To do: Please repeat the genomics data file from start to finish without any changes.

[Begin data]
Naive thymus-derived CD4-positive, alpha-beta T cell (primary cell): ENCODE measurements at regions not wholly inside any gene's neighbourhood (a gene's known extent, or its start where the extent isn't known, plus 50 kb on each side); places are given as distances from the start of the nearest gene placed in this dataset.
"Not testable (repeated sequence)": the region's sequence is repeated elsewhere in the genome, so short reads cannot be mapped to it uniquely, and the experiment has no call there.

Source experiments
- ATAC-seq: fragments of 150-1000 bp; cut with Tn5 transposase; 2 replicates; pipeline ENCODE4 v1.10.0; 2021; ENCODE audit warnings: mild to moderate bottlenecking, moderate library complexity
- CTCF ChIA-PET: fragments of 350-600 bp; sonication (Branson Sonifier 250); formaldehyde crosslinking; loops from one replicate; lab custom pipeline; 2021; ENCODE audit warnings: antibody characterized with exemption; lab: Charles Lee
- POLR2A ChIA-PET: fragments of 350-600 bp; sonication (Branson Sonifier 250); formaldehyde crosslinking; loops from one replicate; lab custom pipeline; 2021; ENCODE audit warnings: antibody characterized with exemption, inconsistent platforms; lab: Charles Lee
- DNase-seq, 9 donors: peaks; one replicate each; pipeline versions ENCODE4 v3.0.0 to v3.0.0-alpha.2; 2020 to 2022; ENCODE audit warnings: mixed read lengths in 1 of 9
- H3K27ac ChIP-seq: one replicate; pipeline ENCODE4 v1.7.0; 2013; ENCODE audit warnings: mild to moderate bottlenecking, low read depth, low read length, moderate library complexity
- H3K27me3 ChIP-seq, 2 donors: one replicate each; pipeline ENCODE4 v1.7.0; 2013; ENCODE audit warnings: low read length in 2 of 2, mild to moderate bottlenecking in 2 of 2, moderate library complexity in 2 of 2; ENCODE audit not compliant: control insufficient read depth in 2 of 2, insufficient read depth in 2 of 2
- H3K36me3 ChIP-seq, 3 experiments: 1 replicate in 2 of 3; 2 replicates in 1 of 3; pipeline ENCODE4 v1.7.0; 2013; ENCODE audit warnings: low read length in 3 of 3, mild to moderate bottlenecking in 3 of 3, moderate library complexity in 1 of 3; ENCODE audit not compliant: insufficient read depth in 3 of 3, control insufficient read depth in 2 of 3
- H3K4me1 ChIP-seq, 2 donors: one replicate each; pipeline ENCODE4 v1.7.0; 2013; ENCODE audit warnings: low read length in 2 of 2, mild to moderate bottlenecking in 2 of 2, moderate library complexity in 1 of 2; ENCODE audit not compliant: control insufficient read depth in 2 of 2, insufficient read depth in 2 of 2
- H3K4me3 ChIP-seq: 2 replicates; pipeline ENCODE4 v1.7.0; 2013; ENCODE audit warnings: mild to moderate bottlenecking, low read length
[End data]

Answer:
Naive thymus-derived CD4-positive, alpha-beta T cell (primary cell): ENCODE measurements at regions not wholly inside any gene's neighbourhood (a gene's known extent, or its start where the extent isn't known, plus 50 kb on each side); places are given as distances from the start of the nearest gene placed in this dataset.
"Not testable (repeated sequence)": the region's sequence is repeated elsewhere in the genome, so short reads cannot be mapped to it uniquely, and the experiment has no call there.

Source experiments
- ATAC-seq: fragments of 150-1000 bp; cut with Tn5 transposase; 2 replicates; pipeline ENCODE4 v1.10.0; 2021; ENCODE audit warnings: mild to moderate bottlenecking, moderate library complexity
- CTCF ChIA-PET: fragments of 350-600 bp; sonication (Branson Sonifier 250); formaldehyde crosslinking; loops from one replicate; lab custom pipeline; 2021; ENCODE audit warnings: antibody characterized with exemption; lab: Charles Lee
- POLR2A ChIA-PET: fragments of 350-600 bp; sonication (Branson Sonifier 250); formaldehyde crosslinking; loops from one replicate; lab custom pipeline; 2021; ENCODE audit warnings: antibody characterized with exemption, inconsistent platforms; lab: Charles Lee
- DNase-seq, 9 donors: peaks; one replicate each; pipeline versions ENCODE4 v3.0.0 to v3.0.0-alpha.2; 2020 to 2022; ENCODE audit warnings: mixed read lengths in 1 of 9
- H3K27ac ChIP-seq: one replicate; pipeline ENCODE4 v1.7.0; 2013; ENCODE audit warnings: mild to moderate bottlenecking, low read depth, low read length, moderate library complexity
- H3K27me3 ChIP-seq, 2 donors: one replicate each; pipeline ENCODE4 v1.7.0; 2013; ENCODE audit warnings: low read length in 2 of 2, mild to moderate bottlenecking in 2 of 2, moderate library complexity in 2 of 2; ENCODE audit not compliant: control insufficient read depth in 2 of 2, insufficient read depth in 2 of 2
- H3K36me3 ChIP-seq, 3 experiments: 1 replicate in 2 of 3; 2 replicates in 1 of 3; pipeline ENCODE4 v1.7.0; 2013; ENCODE audit warnings: low read length in 3 of 3, mild to moderate bottlenecking in 3 of 3, moderate library complexity in 1 of 3; ENCODE audit not compliant: insufficient read depth in 3 of 3, control insufficient read depth in 2 of 3
- H3K4me1 ChIP-seq, 2 donors: one replicate each; pipeline ENCODE4 v1.7.0; 2013; ENCODE audit warnings: low read length in 2 of 2, mild to moderate bottlenecking in 2 of 2, moderate library complexity in 1 of 2; ENCODE audit not compliant: control insufficient read depth in 2 of 2, insufficient read depth in 2 of 2
- H3K4me3 ChIP-seq: 2 replicates; pipeline ENCODE4 v1.7.0; 2013; ENCODE audit warnings: mild to moderate bottlenecking, low read length